TAMMY  WONG  HULBERT

 

Curated by Dr Kath Fries

Rookwood Cemetery, Sydney, NSW


Earlier in the development of this work, I had toyed with the idea of telling this story at the site of Rookwood Cemetery as my Father's side of the family is mostly buried there. As this idea had been shelved, an opportunity to submit the work for this year's 2019 Hidden exhibition arose and I submitted this work for consideration, in which it was accepted. The installation of the work at the site, creates another layer of meaning, as it is the resting place for the majority of my Father's family, except for my Grandmother. In taking the work to this site, the project recognises her absence further, by creating a place for her and my relationship with her. After installing the work, I blessed my artwork with incense. I believe I have never had the opportunity to pay my respects to her through the burning of incense. I chose to add three sticks of incense to this version of the work, as in Chinese (Cantonese) language the word for three 'sarm' sounds similar to the word for life 'sarng'. In this site-specific context, by giving life to and caring for her story, I am hoping my hungry ghost will finally rest.  


The work is exhibited in 'The Elephant House', a heritage diggers rest building and is part of a sculpture walk around the cemetery. Rookwood Necropolis (City of the Dead) is considered the largest cemetery in the southern hemisphere, it is a suburb in its own right, has its own postcode and tells an amazing history of the diversity of the Australian community. It is sad to hear that the artist I am exhibiting with Nerine Martini, recently passed away after her long battle with cancer, but I think it is amazing that even in the after life she has made a meaningful contribution to the exhibition. I also blessed her work after I had installed mine.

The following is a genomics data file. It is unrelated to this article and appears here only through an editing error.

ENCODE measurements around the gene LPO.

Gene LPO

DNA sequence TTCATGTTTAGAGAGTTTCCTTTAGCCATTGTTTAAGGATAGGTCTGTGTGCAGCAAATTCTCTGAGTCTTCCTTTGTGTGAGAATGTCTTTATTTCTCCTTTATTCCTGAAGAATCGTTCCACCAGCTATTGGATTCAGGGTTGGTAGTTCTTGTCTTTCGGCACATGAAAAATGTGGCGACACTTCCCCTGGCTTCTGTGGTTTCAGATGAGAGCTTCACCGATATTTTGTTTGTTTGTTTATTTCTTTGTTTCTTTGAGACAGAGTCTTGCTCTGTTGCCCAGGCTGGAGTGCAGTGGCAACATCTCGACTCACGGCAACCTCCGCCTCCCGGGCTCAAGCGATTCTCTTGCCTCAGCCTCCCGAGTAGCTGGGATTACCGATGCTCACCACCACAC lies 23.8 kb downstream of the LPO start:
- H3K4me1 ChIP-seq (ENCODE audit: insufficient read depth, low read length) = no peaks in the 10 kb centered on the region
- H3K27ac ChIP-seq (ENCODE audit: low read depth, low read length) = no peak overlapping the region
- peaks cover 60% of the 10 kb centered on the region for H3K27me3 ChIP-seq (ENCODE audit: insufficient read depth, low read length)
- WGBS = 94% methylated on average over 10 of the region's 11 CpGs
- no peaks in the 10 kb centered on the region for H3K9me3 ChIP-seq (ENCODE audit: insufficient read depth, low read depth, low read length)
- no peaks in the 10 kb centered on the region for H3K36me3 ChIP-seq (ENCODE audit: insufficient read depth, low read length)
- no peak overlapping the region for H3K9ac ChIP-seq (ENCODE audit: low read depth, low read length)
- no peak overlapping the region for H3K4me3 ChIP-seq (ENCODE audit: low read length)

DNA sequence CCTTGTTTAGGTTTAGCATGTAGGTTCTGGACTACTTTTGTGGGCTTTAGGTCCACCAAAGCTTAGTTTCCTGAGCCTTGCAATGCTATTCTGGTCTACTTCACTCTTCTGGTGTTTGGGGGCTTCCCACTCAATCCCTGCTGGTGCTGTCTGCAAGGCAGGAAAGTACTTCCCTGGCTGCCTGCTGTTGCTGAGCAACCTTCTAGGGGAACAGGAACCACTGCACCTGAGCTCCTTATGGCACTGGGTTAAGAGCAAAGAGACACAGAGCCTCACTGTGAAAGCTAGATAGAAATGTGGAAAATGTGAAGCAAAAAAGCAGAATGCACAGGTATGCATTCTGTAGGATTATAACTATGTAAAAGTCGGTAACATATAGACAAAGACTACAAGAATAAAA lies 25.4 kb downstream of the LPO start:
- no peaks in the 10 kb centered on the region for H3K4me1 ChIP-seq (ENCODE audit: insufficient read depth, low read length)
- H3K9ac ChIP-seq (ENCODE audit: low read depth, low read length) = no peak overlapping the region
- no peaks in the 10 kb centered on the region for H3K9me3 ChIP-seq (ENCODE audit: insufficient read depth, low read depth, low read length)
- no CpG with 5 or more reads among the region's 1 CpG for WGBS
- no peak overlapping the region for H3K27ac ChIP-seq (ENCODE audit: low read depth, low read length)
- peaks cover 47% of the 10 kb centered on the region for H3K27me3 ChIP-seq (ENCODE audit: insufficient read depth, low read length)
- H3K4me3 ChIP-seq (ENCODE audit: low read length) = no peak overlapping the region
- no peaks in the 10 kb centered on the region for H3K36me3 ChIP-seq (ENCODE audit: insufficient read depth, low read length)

The experience of being part of this show, has taken some time to sink in emotionally, but it certainly has been an enriching and challenging experience to take such a personal insight and be able to engage with a significant public site in telling this story. The act of releasing this story into the public realm, has certainly helped me to process the pain I inherited from the story of my absent Grandmother, which I regularly heard about from my parents, as I grew up. It is only in hindsight, that I can understand that this circumstance is not dictated by the actions of individual people, but also a product of a social and cultural context and hierarchies of power within Australian society of that era.